Copyright © 2021

The work of Euromaidan Press is supported by the International Renaissance Foundation

When referencing our materials, please include an active hyperlink to the Euromaidan Press material and a maximum 500-character extract of the story. To reprint anything longer, written permission must be acquired from [email protected].

Privacy and Cookie Policies.

Ukrofascist-in-law and inveterate friend of the Kyiv junta visits Lviv

Ukrofascist-in-law and inveterate friend of the Kyiv junta visits Lviv
Article by: Viktor Shenderovich
Translated by: Christine Chraibi

Viktor Shenderovich, a columnist for Gordon and a famous Russian writer and satirist, gives us his impressions of the “citadel of Ukrainian fascism”

As a Ukrofascist-in-law and an inveterate friend of the Kyiv junta, I express my deep concern and extreme disappointment after my investigative visit to Lviv (Western Ukraine).

Viktor Shenderovich, Russian writer and satirist

Russian is heard everywhere on the streets of the citadel of Ukrainian fascism. There are Russian-speaking tourist groups roaming the streets in broad daylight. No lynchings have been reported.

Russka Street has not been renamed Washington Street; Tchaikovsky Street is still there and has not been renamed Wagner Street. Very few UPA flags can be seen… and no swastikas! Someone has written a message in Ukrainian on a wall of Kopernika Street: “Nazism belongs in the dustbin of history”. On Staroyevreyska (Old Jewish) Street, I was greeted by a Negro child in a wheelchair. Students of the Polytechnic University stroll up and down Bandera Street.

The museum in central Ploshcha Rynok (Market Square) presents an exhibition – “Stories of the Jewish Quarter”. “Patriotic” open-air book bazaars on Shevchenko Boulevard display one sorry-looking anti-Semitic pamphlet beside a couple dozen volumes on the history of the Bolshevik occupation of Ukraine. Elderly UNA-UNSO veterans gather here under a red-and-black flag on the weekend to recall the days gone by, but there is a much bigger crowd standing around the chess players at a nearby bench.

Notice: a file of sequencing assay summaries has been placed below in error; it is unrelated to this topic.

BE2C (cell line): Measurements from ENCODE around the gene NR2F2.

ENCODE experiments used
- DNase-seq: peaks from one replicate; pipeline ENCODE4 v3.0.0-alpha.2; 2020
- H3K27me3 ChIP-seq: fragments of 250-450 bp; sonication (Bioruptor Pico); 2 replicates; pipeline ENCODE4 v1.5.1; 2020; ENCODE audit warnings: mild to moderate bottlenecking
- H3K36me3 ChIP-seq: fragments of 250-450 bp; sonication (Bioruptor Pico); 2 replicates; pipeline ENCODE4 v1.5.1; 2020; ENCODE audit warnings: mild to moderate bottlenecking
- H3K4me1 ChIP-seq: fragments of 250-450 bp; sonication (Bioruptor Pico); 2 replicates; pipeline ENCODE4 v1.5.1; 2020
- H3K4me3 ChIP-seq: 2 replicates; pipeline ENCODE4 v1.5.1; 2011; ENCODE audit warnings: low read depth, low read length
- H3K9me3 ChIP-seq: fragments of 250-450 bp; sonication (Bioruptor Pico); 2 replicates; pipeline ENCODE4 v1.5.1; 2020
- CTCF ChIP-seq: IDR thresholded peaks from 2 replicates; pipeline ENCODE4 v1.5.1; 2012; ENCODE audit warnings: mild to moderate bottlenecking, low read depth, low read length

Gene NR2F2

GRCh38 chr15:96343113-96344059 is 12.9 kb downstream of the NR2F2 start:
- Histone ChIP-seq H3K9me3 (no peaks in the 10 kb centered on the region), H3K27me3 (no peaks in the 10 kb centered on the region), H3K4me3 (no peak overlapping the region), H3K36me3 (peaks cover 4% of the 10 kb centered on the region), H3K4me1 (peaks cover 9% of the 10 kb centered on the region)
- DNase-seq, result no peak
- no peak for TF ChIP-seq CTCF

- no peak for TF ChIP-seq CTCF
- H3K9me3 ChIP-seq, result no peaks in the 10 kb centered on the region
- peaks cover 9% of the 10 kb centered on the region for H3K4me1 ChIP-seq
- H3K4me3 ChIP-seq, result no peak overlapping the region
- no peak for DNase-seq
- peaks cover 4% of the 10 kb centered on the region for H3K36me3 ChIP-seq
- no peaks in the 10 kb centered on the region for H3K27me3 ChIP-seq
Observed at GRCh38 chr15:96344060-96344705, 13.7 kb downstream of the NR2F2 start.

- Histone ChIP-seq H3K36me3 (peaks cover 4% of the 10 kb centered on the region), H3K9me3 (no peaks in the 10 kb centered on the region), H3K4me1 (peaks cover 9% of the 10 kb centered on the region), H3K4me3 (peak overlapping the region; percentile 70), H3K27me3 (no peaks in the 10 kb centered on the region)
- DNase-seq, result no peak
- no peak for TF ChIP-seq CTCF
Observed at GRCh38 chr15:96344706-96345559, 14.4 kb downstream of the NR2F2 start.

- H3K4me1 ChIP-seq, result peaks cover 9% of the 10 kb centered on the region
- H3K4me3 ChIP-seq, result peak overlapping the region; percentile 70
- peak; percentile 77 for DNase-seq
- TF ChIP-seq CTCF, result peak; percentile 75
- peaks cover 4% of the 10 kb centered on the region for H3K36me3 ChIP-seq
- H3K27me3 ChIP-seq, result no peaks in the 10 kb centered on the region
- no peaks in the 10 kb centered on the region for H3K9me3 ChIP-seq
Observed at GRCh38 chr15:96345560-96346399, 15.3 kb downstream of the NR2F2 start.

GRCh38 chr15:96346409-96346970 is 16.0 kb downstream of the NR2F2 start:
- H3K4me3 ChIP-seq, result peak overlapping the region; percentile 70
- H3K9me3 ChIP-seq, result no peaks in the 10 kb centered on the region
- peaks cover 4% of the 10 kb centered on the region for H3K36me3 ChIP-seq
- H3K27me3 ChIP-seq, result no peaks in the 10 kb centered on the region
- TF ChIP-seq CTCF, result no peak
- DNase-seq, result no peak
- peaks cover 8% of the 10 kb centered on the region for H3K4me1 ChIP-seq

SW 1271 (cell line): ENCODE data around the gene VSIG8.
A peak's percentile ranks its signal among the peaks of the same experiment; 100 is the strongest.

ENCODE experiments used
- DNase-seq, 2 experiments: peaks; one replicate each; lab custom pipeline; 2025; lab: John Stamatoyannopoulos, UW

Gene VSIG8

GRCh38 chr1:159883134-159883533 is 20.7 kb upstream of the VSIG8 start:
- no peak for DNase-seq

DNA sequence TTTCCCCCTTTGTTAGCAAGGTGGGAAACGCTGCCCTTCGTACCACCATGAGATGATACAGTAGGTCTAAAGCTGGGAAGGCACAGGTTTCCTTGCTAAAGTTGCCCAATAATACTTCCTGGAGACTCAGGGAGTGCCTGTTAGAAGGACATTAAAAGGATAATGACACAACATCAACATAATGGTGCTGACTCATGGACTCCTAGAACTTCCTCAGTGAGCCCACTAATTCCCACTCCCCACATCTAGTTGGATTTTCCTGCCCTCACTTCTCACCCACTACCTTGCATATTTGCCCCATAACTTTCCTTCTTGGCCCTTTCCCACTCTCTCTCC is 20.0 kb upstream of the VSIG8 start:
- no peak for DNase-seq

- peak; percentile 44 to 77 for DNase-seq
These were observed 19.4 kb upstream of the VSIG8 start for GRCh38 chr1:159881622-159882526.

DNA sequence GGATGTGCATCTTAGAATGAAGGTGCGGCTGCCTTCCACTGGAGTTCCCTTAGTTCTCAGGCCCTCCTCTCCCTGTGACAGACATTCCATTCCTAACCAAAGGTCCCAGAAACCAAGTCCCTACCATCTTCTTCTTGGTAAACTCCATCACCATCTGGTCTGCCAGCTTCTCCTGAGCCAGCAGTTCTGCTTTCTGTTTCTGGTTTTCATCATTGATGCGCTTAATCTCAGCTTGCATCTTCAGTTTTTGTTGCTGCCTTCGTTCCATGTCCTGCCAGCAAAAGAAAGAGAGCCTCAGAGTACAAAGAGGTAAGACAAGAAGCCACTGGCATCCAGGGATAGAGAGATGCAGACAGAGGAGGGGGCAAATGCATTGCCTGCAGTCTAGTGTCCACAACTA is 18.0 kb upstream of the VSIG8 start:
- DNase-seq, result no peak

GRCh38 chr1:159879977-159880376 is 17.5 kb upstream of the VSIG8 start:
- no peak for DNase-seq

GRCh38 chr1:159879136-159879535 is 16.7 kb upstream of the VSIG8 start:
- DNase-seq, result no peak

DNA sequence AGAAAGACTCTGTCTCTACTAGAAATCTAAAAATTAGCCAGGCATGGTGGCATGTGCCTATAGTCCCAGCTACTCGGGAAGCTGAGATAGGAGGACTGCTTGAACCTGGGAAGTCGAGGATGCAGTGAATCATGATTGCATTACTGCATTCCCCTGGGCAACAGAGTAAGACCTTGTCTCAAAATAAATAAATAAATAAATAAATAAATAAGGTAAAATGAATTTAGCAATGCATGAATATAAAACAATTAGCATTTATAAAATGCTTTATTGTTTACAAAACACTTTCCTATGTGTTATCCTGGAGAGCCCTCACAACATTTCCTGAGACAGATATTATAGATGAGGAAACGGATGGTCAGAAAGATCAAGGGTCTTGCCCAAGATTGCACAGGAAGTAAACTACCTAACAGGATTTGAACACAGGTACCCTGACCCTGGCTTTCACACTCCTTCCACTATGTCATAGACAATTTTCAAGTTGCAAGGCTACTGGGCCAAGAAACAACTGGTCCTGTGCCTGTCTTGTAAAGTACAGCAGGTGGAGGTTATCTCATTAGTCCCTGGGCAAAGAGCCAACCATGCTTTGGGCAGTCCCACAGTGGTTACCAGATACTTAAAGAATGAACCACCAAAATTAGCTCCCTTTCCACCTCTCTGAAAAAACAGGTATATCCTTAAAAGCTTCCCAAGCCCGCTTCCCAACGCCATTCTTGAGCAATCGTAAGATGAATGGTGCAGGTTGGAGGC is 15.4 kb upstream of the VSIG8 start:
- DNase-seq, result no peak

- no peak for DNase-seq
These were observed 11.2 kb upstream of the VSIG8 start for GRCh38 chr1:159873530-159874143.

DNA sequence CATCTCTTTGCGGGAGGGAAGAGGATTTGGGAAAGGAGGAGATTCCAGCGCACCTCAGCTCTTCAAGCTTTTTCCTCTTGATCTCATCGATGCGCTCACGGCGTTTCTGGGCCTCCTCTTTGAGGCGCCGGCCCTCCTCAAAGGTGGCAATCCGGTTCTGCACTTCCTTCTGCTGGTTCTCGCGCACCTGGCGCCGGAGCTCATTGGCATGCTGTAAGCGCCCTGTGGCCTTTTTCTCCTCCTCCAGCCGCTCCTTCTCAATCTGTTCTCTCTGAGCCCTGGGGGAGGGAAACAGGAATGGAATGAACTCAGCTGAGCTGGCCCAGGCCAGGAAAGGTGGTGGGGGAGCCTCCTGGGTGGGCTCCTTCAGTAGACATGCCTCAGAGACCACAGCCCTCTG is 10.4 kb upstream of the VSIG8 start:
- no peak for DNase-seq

Rubles can be exchanged officially (of course, people are surprised if someone actually wants to buy them). Townspeople are relaxed and friendly, the weather is sunny, the coffee is delicious. The toy store Cheburashka (iconic Russian classic cartoon character-Ed.) is open, and there’s another one with a lion cub at the entrance, the same baby lion that sang a song with the turtle (Soviet cartoon “How the Baby Lion and the Turtle Sang a Song”-Ed.).

I have a practical proposal – for the actual needs and demands of Russian propaganda, scenes of an angry and spiteful anti-Russian western Ukraine should be shot in Lyubertsy (working class suburb of Moscow-Ed.). It is much closer and has more swastikas, and any Russian straying into the neighbourhood is more than likely to get punched right in the face!

Translated by: Christine Chraibi
You could close this page. Or you could join our community and help us produce more materials like this.  We keep our reporting open and accessible to everyone because we believe in the power of free information. This is why our small, cost-effective team depends on the support of readers like you to bring deliver timely news, quality analysis, and on-the-ground reports about Russia's war against Ukraine and Ukraine's struggle to build a democratic society. A little bit goes a long way: for as little as the cost of one cup of coffee a month, you can help build bridges between Ukraine and the rest of the world, plus become a co-creator and vote for topics we should cover next. Become a patron or see other ways to support. Become a Patron!

To suggest a correction or clarification, write to us here

You can also highlight the text and press Ctrl + Enter

Please leave your suggestions or corrections here

    Related Posts